BEAUTY The renowned stylist-to-the-stars’ philosophy to allow hair to do “what comes naturally” is why Oscar Blandi endures, reports Elyse Glickman, who had her mane refreshed for fall at his flagship Manhattan salon
Photographed by Gustavo Scatena/Imagem Paulista, Christina M. Hicks, and Nick Berardi
From the January 2019 issue of Lucire KSA
Elyse Glickman is US west coast editor of Lucire.
In contrast to the minimalist chic of many higher-end salons, Oscar Blandi’s fabled space, discreetly occupying a floor inside a Madison Avenue mid-century office building, is a wonderful throwback to an earlier time where glamour reigned supreme over edge. Even with the most up-to-date salon technology within stylists’ arms’ reach, the furniture is plush, the colour scheme is calming, and an enchanting boutique space greets clients. Large portraits of celeb clients like Kelly Ripa, Sofia Vergara and Faith Hill, who rely on subtle changes with timeless flair rather than extreme makeovers, grace the walls.
Even though the salon, with an expanse of 1,200 m², is one of the largest in the US, it feels intimate and cozy. On a Saturday, just before the weekend rush, you’ll see high-profile career women (encouraged to turn off their perpetually buzzy cellphones after entering) and society ladies and their properly behaved daughters filing in. I am drawn to a jewellery case filled with hair ornaments when my stylist and the manager greet me and squire me to a seat. The music is kept at a manageable level, so I can articulate my wants and needs in addressing my summer-ravaged hair.
The cut and style is classic—just slightly shorter in the back to allow movement in the front—and all signs of summertime damage has been removed. Afterwards, the manager introduces me to Blandi, whom I realize is as much an anomaly in the beauty salon universe—in very positive ways. He expresses his passion for perfecting hair in a very quiet, thoughtful way without need for superlative adjectives or pretense, particularly appealing when one is in New York on a Saturday morning following a week of UN meetings.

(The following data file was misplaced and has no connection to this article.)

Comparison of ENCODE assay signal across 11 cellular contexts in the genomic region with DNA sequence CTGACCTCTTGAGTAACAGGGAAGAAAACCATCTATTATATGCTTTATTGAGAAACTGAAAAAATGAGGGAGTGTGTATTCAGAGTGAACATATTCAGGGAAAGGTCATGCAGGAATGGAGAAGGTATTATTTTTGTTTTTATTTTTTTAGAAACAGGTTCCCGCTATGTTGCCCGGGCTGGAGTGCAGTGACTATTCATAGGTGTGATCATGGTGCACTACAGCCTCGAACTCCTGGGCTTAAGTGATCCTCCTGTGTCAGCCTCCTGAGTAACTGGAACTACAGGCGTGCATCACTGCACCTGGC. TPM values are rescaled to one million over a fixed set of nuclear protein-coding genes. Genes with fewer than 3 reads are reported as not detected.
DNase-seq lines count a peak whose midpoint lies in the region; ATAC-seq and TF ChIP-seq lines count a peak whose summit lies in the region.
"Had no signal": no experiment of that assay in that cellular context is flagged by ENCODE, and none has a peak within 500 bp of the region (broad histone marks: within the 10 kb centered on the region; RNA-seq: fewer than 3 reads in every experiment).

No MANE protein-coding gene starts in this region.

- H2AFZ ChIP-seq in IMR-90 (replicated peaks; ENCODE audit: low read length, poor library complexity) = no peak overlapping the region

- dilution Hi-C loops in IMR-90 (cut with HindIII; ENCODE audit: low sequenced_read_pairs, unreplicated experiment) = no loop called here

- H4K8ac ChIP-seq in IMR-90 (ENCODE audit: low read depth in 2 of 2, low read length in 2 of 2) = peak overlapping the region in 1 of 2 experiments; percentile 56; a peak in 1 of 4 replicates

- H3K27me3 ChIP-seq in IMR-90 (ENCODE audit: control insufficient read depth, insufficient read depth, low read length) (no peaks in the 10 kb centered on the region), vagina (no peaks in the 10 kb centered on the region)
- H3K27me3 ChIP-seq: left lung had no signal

As one may intuit, Blandi’s colour and cut outlook for the coming autumn and winter is straightforward, and adaptable to people of all ages, backgrounds and fashion preferences. ‘While runways, magazines, and fashion ostensibly set the trends, the majority of women prefer the longer hair,’ says Blandi, a native of Napoli, Italy. ‘[With our clientèle], graduated long bobs and bobs are what would be considered edgy. That said, long layers will always be in as it works with a variety of textures.’
Thinking ahead to next spring, Blandi predicts sleek hair will return in 2019 after several seasons of beachy waves and sunny streaks. He stresses the updated look will have movement and body that imparts shine and bounce, rather than have that old flat straight look. For some clients with natural waves and curls, he admits the ‘sleek and sophisticated look’ will take added effort. With the right products and guidance from a stylist, the sleekness can endure the vicissitudes of humidity and unpredictable weather.
‘For tropical climates like Florida, a silicon base oil will help fight frizz and flyaways,’ he says. ‘We show our clients how to work with gel and oil, based on their hair type, to get the right balance of hold. However, with curly-haired clients, we want to show them how to attain flexibility and manageability of their hair. Rather than fight to straighten hair in humid conditions, we want to teach them the correct way to use the creams or silicon based oils to add smoothness with the hair’s natural texture.’
Although keratin treatments have had their moment, he discourages women from ‘killing the curl’. ‘Work with your stylist to get a cut and products that work with the hair’s natural texture to control frizz and flyaway,’ he continues.
Blandi acknowledges that highlights and balyage will still be around, especially as they are commitments and customers are willing to use the right products to maintain that look longer. However, he points out out blonde and red hues will steer more subtle, warmer, and less likely to oxidize or become brassy. ‘Stay true to skin colour and pay attention to your wardrobe,’ he says. ‘Multi-tonal colouring will be more blended and natural-looking but still have dimension so it will illuminate the face and make you look younger.’
Summing it up, Blandi is less about his personal celebrity status, and more about his appreciation for natural beauty and a “to thy own self be true” philosophy for cuts, colour, and care he passes on to clients. •
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